Eadwulf II of Northumbria
Eadulf (or Eadwulf) (died 913) was a ruler in Northumbria in the early tenth century.
The history of Northumbria in the ninth and tenth centuries is poorly recorded. English sources generally date from the twelfth century although some more nearly contemporary Irish annals report some events in Northumbria. Numismatic evidence—mints at York continued to produce coins throughout the period—is of considerable importance, although not in the period of Eadulf's presumed floruit as a new style of coinage appeared in Northumbria between 905 and 927 approximately. These coins bore the name of the city of York and the legend "Saint Peter's money" but no kings are named, so that they are of no help in determining the succession of rulers.
The only thing which can be said with reasonable certainty of Eadwulf is that he died in 913 in Northumbria, an event recorded by the chronicle of Æthelweard and by the Irish Annals of Ulster and Annals of Clonmacnoise. The Irish sources call him "king of the Saxons of the north" while Æthelweard says Eadwulf "ruled as reeve of the town called Bamburgh". The Historia de Sancto Cuthberto states that Eadwulf had been a favourite (dilectus) of King Alfred the Great. Historians have traditionally followed Æthelweard and portrayed Eadwulf as ruler of only the northern part of Northumbria, perhaps corresponding to the former kingdom of Bernicia, with Scandinavian or Norse-Gael kings ruling the southern part, the former kingdom of Deira, an area broadly similar to Yorkshire. Some historians now question this. For example, Benjamin Hudson writes that Eadwulf "might have ruled just the northern part of Northumbria, the old Kingdom of Bernicia, although it is not impossible that he ruled all of Northumbria" (Hudson 2005:21) and Clare Downham notes that the death of Eadwulf "is so widely reported in 913 that it seems hard to envisage that his fame derived from a three-year reign" (Downham 2007:88). Some interpretations make Eadwulf ruler in Bernicia after Ecgberht II, that is to say from the 870s approximately. David Rollason described Eadwulf as an earl who flourished between about 890 and 912, and ruled an area north of the River Tyne and extending into what is now southern Scotland from the old Northumbrian royal centre at Bamburgh. According to Benjamin Hudson, in 913 Eadred son of Rixinc invaded Eadwulf's territory and killed him, then seized his wife and went to the sanctuary of the lands of St Cuthbert south of the River Tyne.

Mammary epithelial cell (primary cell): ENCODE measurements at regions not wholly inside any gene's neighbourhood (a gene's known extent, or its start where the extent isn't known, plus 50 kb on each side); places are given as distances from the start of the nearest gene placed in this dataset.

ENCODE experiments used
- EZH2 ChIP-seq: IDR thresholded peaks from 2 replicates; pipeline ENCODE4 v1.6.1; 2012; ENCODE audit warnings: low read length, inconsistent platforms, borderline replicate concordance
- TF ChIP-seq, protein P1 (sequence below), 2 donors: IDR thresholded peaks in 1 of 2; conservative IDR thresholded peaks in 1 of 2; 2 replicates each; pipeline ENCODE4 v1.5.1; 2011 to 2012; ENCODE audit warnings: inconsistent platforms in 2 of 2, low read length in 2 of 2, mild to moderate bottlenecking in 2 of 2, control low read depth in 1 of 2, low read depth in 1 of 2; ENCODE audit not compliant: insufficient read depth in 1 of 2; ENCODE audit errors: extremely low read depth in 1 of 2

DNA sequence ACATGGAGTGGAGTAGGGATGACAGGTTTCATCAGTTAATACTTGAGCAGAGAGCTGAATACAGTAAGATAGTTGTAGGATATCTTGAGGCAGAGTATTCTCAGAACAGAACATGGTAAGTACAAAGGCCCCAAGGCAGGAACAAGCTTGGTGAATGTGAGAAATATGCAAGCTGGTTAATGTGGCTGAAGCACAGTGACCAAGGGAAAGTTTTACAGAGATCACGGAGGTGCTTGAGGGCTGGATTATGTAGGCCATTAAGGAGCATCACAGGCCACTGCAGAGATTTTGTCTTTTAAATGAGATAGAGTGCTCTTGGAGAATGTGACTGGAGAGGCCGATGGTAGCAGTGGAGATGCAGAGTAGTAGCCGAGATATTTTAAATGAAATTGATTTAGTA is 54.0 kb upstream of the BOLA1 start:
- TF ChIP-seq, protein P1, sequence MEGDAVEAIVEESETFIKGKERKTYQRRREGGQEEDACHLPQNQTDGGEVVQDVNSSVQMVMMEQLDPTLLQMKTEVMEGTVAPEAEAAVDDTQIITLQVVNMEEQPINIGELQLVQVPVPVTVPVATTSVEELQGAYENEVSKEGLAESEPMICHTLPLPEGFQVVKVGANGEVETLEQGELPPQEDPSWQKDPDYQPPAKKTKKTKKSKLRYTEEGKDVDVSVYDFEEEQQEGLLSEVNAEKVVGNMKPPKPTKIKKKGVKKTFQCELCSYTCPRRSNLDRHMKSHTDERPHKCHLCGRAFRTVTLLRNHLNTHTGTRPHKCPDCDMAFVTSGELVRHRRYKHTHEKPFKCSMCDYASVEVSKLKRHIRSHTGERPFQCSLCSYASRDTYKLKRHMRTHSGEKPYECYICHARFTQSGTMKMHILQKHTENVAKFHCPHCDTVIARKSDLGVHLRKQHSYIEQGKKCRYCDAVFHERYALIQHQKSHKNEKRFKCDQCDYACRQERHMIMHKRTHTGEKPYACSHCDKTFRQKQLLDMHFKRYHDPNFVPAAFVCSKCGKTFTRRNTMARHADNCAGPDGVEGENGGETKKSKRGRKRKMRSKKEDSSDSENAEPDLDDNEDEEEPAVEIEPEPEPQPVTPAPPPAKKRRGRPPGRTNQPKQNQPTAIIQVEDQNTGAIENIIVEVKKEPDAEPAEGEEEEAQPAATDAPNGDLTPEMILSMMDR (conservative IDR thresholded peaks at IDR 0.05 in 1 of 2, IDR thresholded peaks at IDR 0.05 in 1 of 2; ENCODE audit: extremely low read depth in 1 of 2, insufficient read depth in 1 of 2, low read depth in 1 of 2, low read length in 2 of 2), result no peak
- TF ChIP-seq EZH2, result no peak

- Rollason, David (2003). Northumbria, 500-1100: Creation and Destruction of a Kingdom. Cambridge University Press. p. 213. ISBN 0 521 81335 2.
- Hudson, Benjamin T. (2004). "Ealdred (d. 933?), leader of the Northumbrians". Oxford Dictionary of National Biography. Oxford University Press. doi:10.1093/ref:odnb/39225. Retrieved 25 August 2013.(subscription or UK public library membership required)
- Downham, Clare (2007), Viking Kings of Britain and Ireland: The Dynasty of Ívarr to A.D. 1014, Edinburgh: Dunedin, ISBN 978-1-903765-89-0
- Hall, Richard (2001), "A kingdom too far: York in the early tenth century", in Higham, N. J.; Hill, D. H., Edward the Elder 899–924, London: Routledge, pp. 188–199, ISBN 0-415-21497-1
- Hudson, Benjamin (2005), Viking Pirates and Christian Princes: Dynasty, Religion and Empire in the North Atlantic, Oxford: Oxford University Press, ISBN 0-19-516237-4
- Stenton, Sir Frank M. Anglo-Saxon England Third Edition. Oxford University Press, 1971.
- Woolf, Alex (2007), From Pictland to Alba, 789–1070, The New Edinburgh History of Scotland, Edinburgh: Edinburgh University Press, ISBN 978-0-7486-1234-5
uncertain, perhaps Ecgberht II?
|Ruler of Northumbria